It’s the great credit divide in American housing: Those who buy a home and pay the mortgage on time typically see benefits in their credit scores. Those who rent an apartment and pay the landlord on time every month get no boost to their score. Zip. Since most landlords aren’t set up or approved to report rent payments to the national credit bureaus, their tenants’ credit scores often suffer as a direct result.
All this has huge implications for renters who hope one day to buy. To qualify for a mortgage, they’ll need good credit scores. Young, first-time buyers are especially vulnerable. They often have “thin” credit files with few accounts and would greatly benefit by having their rent histories included in credit reports and factored into their scores. Without a major positive such as rent payments in their files, a missed payment on a credit card or auto loan could have significant negative effects on their credit scores.
But here’s some good news: Growing numbers of landlords are now reporting rent payments to the credit-reporting bureaus with the help of high-tech intermediaries who set up electronic rent-collection systems for tenants. One of these, RentTrack, says it already has coverage in thousands of rental buildings nationwide, with a total of 100,000-plus apartment units, and expects to be reporting rent payments for more than 1 million tenants within the year. Two others, ClearNow and PayYourRent, also report to one of the national bureaus, Experian, which includes the data in consumer credit files. RentTrack reports to both Experian and TransUnion.
Why does this matter? Two new studies illustrate what can happen when on-time rent payments are factored into consumers’ credit reports and scores. RentTrack examined a sample of the tenants in its database and found that 100 percent of renters who previously were rated as “unscoreable,” meaning there wasn’t enough information in their credit files to evaluate, became scoreable once they had between two and six months of rental payments reported to the credit bureaus.
Tenants who had scores below 650 at the start of the sampling gained an average of 29 points with the inclusion of positive monthly payment data. Overall, residents in all score brackets saw an average gain of 9 points. The scores were computed using the VantageScore model, which competes with FICO scores and uses a similar 300 to 850 scoring scale, with high scores indicating low risk of nonpayment.
Experian, the first major credit bureau to begin integrating rental payment records into credit files, also completed a large-scale study recently. Using a sample of 20,000 tenants who live in government-subsidized apartment buildings, Experian found that 100 percent of unscoreable tenants became scoreable, and that 97 percent of them had scores in the “prime” (average 688) and “non-prime” (average 649) categories. Among tenants who had scores before the start of the research, fully 75 percent saw increases after the addition of positive rental information, typically 11 points or higher.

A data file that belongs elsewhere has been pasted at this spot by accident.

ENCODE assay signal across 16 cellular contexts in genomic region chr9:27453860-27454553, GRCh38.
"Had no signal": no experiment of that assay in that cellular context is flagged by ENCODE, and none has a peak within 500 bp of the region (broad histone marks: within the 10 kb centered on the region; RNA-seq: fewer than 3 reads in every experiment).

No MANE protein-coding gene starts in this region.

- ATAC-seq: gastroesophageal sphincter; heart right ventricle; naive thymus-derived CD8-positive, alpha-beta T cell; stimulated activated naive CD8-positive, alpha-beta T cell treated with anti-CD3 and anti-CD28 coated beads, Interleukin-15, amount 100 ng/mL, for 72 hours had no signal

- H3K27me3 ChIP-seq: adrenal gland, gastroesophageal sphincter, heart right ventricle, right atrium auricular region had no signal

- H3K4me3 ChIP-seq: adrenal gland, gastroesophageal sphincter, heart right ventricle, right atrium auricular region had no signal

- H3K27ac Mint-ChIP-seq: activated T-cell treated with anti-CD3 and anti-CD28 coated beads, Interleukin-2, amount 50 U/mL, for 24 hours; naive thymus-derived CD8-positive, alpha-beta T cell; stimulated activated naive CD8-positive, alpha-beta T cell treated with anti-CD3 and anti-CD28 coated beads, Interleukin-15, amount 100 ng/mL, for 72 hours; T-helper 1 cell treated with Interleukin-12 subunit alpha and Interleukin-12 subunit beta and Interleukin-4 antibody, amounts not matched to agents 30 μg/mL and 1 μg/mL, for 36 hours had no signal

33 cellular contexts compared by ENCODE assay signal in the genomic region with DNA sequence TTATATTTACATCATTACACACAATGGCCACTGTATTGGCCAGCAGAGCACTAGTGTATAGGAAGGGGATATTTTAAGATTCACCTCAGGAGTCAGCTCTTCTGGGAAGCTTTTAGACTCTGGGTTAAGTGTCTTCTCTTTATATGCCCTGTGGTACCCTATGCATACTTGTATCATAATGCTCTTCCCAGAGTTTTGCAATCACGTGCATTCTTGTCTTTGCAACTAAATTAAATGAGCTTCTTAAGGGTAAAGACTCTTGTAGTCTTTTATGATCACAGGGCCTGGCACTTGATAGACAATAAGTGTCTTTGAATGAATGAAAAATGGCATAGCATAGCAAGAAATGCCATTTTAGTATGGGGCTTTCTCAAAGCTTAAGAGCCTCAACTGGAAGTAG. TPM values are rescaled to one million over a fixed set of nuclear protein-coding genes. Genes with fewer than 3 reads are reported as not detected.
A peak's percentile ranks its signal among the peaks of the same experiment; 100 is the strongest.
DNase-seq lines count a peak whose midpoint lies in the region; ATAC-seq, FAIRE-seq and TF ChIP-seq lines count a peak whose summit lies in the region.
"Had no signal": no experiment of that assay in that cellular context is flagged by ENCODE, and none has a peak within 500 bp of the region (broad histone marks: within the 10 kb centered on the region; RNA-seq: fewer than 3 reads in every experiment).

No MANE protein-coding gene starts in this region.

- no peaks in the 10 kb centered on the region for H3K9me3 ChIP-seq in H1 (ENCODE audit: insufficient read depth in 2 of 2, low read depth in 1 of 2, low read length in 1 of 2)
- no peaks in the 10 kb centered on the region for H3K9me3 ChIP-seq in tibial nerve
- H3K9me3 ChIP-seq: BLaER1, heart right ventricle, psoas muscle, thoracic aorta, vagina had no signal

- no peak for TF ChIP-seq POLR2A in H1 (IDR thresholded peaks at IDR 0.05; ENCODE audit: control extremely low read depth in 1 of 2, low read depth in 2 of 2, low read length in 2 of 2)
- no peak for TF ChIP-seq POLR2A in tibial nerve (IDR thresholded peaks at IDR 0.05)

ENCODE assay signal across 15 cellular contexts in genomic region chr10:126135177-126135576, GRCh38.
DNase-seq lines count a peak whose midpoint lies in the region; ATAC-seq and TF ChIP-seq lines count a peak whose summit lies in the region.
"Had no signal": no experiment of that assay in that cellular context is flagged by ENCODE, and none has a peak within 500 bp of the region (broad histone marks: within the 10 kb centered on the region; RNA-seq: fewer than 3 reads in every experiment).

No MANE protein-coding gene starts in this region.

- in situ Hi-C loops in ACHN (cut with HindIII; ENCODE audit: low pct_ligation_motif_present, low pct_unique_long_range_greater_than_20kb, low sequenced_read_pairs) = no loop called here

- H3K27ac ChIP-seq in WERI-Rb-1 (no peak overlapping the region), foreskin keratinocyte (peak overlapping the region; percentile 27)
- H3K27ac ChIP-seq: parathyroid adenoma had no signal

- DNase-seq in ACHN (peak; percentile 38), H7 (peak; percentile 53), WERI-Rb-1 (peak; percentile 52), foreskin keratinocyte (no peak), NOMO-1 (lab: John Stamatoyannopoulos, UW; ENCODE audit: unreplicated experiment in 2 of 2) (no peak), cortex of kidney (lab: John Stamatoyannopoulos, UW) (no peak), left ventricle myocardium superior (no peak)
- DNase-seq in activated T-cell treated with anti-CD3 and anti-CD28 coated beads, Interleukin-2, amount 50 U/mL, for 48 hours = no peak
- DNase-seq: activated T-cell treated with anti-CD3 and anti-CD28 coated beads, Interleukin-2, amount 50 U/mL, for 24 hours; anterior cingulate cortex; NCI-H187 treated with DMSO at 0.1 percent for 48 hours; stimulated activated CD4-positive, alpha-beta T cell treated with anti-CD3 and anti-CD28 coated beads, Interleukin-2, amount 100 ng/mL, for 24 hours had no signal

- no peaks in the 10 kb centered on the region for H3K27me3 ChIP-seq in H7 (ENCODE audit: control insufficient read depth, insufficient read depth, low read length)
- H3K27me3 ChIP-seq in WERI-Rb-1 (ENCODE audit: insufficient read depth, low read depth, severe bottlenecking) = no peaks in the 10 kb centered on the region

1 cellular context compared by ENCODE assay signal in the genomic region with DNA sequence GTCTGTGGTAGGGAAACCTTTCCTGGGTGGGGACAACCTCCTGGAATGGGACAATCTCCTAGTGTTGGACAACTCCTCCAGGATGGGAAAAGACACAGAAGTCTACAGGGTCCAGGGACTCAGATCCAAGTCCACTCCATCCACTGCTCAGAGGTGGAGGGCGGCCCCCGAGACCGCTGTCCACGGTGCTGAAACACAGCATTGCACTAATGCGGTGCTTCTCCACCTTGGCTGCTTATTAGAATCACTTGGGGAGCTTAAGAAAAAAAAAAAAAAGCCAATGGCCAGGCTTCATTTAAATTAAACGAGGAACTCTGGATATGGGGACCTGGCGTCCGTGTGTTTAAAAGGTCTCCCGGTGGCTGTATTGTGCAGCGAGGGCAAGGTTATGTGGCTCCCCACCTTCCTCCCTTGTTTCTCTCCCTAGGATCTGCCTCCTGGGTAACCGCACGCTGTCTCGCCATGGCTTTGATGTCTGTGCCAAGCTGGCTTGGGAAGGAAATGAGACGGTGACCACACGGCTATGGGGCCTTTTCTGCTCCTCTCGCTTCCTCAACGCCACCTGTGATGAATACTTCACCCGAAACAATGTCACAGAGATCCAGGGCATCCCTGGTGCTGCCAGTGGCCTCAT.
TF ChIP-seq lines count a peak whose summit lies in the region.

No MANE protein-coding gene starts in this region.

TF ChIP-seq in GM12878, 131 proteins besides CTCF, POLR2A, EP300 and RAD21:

Think about what these two studies are really saying: Tenants often would score higher, sometimes significantly higher, if rent payments were reported to the national credit bureaus. Many deserve higher credit scores but don’t get them. Matt Briggs, CEO and founder of RentTrack, said for many tenants, their steady rent payments “may be the only major positive thing in their credit report,” so including them can be crucially important when lenders pull their scores. Justin Yung, vice president of ClearNow, said that “for most [tenants] the rent is the largest payment they make per month and yet it doesn’t appear on their credit report,” unless their landlord has signed up with one of the electronic payment firms.
Is this something difficult or complicated? Not really. Tenants, landlords and property managers can go to one of the three companies’ websites (RentTrack.com, ClearNow.com and PayYourRent.com), check out the procedures and request coverage. Costs to tenants are either minimal or zero, and the benefits to the landlord of having tenants pay rents electronically appear to be attractive.
Everybody benefits. So why not?
Kenneth Harney is a syndicated columnist.